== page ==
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Brian Hook Keynote speaker at Foundation for Defense of Democracies Event

NEW YORK, NY - SEPTEMBER 19: Brian Hook, Director of Policy Planning, U.S. Department of State, speaks at The 2017 Concordia Annual Summit at Grand Hyatt New York on September 19, 2017 in New York City. (Photo by Paul Morigi/Getty Images for Concordia Summit)

The U.S. State Department now has a Special Representative for Iran, Brian Hook, as part of a policy shift throughout the Trump administration. Secretary of State Mike Pompeo established the Iran Action Group and appointed Hook to lead it. At a recent event for the Foundation for Defense of Democracies, Hook spoke about the activities of the regime and the recent decision by France to suspend all non-essential travel by diplomats and representatives to Iran.

The threat from the Iranian regime, according to the U.S., is so great that it has become one of the top foreign policy issues for the Trump administration.

The repressive nature of the regime

One of the main points of Hook’s remarks was the repressive measures taken by the regime to maintain power and control. A critical area is the repression of women’s rights, particularly as it relates to religion. The regime is using extreme Islamic teachings to make all Iranians conform to the tenants of the Islamic Revolution.

“The repression of religious freedom is a feature of this regime as well, and it is something that the Trump administration is calling out repeatedly,” said Hook. “We are aware of the suffering of religious minorities in Iran and we will speak up for them. Our Religious Freedom Ministerial at the State Department, last month, reinforced our commitment to speaking up for all persecuted peoples in Iran and defending their right to worship.”

Economics and mismanagement angering Iranian people

Throughout his remarks, Hook repeatedly mentioned that the economic and environmental decisions made by the mullahs were angering the Iranian people. Last year, leaked paystubs showed how much money key government officials were making, while a budget confirmed cuts to the Iranian subsidy program for the poorest Iranians. Wages have also been withheld, leaving many professionals struggling to make ends meet while they wait for their paychecks.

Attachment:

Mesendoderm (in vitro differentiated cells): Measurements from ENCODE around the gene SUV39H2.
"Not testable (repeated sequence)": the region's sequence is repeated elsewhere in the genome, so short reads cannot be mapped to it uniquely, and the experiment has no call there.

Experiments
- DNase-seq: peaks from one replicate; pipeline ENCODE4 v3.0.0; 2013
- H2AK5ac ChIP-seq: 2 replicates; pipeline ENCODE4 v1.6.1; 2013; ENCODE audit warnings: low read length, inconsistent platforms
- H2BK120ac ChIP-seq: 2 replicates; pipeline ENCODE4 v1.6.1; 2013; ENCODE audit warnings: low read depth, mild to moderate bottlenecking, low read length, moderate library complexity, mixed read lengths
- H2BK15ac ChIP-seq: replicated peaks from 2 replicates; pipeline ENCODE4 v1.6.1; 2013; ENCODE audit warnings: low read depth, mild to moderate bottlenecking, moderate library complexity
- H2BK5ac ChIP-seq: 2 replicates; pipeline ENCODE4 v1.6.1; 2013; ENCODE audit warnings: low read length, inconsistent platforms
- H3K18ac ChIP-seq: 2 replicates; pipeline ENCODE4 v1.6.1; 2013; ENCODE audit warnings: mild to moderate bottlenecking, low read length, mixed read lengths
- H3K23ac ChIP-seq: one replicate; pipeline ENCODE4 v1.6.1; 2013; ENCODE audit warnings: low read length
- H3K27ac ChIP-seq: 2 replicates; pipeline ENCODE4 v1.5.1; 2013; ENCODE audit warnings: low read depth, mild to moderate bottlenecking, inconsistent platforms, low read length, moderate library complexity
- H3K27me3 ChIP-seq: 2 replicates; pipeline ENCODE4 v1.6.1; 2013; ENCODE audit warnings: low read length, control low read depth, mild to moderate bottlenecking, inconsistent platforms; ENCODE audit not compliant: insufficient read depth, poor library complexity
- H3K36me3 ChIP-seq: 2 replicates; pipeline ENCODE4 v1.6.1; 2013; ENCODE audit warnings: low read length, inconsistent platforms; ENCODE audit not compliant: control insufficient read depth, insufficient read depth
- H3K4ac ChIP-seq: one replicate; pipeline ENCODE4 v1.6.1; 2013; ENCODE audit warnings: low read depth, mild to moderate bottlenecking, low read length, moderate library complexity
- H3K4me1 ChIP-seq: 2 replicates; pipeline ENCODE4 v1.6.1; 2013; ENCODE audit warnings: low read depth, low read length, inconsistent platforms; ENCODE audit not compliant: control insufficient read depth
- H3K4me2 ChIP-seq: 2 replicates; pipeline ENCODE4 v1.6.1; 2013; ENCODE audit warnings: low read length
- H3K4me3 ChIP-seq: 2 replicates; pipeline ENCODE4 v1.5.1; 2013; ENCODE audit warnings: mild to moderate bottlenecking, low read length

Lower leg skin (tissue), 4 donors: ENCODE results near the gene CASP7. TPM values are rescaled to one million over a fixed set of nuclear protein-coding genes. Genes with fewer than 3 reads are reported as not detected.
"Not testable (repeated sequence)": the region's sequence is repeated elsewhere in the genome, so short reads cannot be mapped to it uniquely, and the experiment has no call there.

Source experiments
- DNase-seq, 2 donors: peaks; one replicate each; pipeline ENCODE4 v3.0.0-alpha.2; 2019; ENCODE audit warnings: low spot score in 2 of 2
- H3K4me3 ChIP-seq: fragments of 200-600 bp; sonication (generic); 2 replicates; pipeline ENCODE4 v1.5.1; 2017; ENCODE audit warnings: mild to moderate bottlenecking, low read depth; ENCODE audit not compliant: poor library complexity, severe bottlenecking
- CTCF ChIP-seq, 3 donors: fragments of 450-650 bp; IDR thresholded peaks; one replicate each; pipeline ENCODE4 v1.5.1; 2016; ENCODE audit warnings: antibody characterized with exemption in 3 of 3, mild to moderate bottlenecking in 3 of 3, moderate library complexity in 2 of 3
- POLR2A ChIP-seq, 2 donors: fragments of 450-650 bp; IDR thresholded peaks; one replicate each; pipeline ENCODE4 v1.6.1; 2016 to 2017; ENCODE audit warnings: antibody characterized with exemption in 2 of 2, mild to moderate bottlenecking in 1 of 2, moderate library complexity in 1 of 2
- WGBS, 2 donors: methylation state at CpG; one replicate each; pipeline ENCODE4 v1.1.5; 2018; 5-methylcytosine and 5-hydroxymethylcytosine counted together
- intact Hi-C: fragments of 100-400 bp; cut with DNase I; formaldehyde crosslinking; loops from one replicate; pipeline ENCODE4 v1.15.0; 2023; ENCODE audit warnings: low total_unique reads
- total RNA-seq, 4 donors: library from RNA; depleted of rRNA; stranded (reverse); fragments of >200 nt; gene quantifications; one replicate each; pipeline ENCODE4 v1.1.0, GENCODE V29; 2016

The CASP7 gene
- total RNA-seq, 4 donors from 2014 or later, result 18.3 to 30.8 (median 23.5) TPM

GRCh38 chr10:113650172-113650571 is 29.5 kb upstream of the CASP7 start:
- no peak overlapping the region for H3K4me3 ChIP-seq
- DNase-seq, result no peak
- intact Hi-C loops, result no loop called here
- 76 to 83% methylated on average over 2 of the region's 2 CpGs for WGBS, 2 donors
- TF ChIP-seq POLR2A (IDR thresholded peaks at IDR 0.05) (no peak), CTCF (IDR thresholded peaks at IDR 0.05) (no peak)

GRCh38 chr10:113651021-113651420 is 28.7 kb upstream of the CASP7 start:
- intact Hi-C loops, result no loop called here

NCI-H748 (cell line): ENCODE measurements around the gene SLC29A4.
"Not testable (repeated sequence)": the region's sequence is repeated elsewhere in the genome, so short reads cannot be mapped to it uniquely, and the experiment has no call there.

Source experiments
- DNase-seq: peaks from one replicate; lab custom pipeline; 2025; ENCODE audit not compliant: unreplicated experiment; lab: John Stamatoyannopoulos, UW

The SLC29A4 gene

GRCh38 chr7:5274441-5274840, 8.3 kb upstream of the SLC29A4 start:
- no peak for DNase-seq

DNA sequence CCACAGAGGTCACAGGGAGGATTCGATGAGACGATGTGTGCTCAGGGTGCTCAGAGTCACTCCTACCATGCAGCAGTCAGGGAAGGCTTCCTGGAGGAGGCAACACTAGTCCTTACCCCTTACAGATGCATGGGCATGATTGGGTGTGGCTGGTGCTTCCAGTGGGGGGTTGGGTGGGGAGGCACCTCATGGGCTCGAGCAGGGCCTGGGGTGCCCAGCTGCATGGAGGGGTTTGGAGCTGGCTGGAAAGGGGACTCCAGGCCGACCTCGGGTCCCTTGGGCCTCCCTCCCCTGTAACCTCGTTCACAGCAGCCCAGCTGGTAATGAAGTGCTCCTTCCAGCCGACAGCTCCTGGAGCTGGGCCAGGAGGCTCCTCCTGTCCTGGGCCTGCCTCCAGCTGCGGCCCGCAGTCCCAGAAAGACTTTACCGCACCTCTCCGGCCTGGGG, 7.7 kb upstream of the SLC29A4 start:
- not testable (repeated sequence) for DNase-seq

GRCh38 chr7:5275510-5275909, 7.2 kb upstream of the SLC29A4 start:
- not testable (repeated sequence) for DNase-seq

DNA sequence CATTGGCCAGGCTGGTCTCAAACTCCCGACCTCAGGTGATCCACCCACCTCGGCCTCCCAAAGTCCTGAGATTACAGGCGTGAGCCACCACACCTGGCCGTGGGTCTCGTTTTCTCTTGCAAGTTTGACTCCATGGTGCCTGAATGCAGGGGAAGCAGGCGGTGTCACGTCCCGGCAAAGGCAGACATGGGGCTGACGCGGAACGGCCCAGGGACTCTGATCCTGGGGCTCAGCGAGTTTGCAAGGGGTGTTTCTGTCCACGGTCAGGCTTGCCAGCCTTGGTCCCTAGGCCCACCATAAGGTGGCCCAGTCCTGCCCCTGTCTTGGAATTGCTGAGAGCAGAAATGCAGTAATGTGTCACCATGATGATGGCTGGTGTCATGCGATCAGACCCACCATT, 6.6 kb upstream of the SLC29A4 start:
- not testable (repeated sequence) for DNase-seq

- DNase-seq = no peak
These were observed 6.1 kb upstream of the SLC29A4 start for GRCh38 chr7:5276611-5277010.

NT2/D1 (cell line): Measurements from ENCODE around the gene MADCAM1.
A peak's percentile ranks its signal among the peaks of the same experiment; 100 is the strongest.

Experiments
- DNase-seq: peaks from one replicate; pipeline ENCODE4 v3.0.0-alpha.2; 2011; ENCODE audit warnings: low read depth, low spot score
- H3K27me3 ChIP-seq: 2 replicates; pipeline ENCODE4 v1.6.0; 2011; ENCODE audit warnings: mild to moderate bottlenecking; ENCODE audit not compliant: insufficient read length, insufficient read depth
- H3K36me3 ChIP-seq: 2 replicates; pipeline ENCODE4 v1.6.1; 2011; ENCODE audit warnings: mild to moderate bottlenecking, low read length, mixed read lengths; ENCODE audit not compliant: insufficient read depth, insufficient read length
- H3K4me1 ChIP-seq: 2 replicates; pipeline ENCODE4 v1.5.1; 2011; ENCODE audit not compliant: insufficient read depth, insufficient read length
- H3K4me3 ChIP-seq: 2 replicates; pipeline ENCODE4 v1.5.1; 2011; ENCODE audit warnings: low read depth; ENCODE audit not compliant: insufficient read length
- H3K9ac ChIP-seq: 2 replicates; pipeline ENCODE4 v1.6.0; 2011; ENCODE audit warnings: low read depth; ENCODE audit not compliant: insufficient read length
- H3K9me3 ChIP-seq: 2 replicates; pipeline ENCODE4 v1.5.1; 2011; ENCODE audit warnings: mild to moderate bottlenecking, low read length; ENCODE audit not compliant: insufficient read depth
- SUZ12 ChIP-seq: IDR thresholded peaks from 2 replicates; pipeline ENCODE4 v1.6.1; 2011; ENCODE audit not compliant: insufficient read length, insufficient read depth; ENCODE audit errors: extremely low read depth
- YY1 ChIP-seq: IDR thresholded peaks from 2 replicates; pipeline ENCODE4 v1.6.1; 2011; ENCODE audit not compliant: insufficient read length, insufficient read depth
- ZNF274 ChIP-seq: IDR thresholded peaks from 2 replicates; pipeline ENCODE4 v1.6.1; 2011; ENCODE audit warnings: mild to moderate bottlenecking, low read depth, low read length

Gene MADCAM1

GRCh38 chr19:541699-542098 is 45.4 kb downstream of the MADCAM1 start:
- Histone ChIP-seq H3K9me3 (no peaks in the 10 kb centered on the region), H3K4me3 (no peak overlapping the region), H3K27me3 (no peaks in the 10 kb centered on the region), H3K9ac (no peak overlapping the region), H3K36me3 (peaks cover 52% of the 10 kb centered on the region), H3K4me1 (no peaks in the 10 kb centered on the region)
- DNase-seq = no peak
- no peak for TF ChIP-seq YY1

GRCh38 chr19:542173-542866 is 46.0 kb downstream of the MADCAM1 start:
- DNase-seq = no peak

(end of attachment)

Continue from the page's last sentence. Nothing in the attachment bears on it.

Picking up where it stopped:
“Economically, the regime’s economic mismanagement has put the country in tailspin. The rial’s value has collapsed in the past year. A third of Iranian youth are unemployed. A third of Iranians now live in poverty. Unpaid wages are leading to rapid strikes,” said Hook.

Fuel and water shortages are common, and the wealth generated by the Joint Comprehensive Plan of Action (JCPOA) was not used to improve the lives of the average Iranians. Instead, the money fueled efforts by the regime to increase their influence throughout the region.

Hopes for moderate regime are gone

The reality is that the JCPOA was seen as a means to help the regime follow international norms and bring them into the international community. Instead, they have plundered the Iranian people and focused on fueling rebel and terrorist groups throughout the region.

“We are heartened by the news this morning that our great ally France is indefinitely postponing all nonessential diplomatic travel to Iran because of Iran’s role in this plot. That’s the kind of action that President Trump and Secretary Pompeo welcome,” said Hook.

He was referring to the thwarted attempt to bomb a gathering of Iranian resistance members and their supporters in Paris at the end of June. An Iranian couple was arrested in Belgium with explosives, while an Iranian diplomat from Vienna was arrested in Germany for his part in the plot.

There are also the funds for different groups that mean some fighters supported by Iranian subsidies make more than Iranian workers at home.

“Iran providing Lebanese Hezbollah about $700 million per year. Iran has spent at least $16 billion on supporting its proxies in Syria, Iraq, and Yemen. Iran has historically provided over $100 million per year to Palestinian groups, including Hamas and Palestinian Islamic Jihad. Iran has extended at least $4.6 billion in lines of credit to Syria,” said Hook.

He noted that the aggressive stance of the Trump administration includes multiple sanctions meant to prompt change by the regime. There are 12 demands that were laid out by Pompeo in May and Hook noted that the U.S. would welcome an agreement with Iran that addressed those 12 areas.

He also noted that the increasing number of protests demonstrates that the Iranian people are looking for change and that the U.S. supports their efforts.

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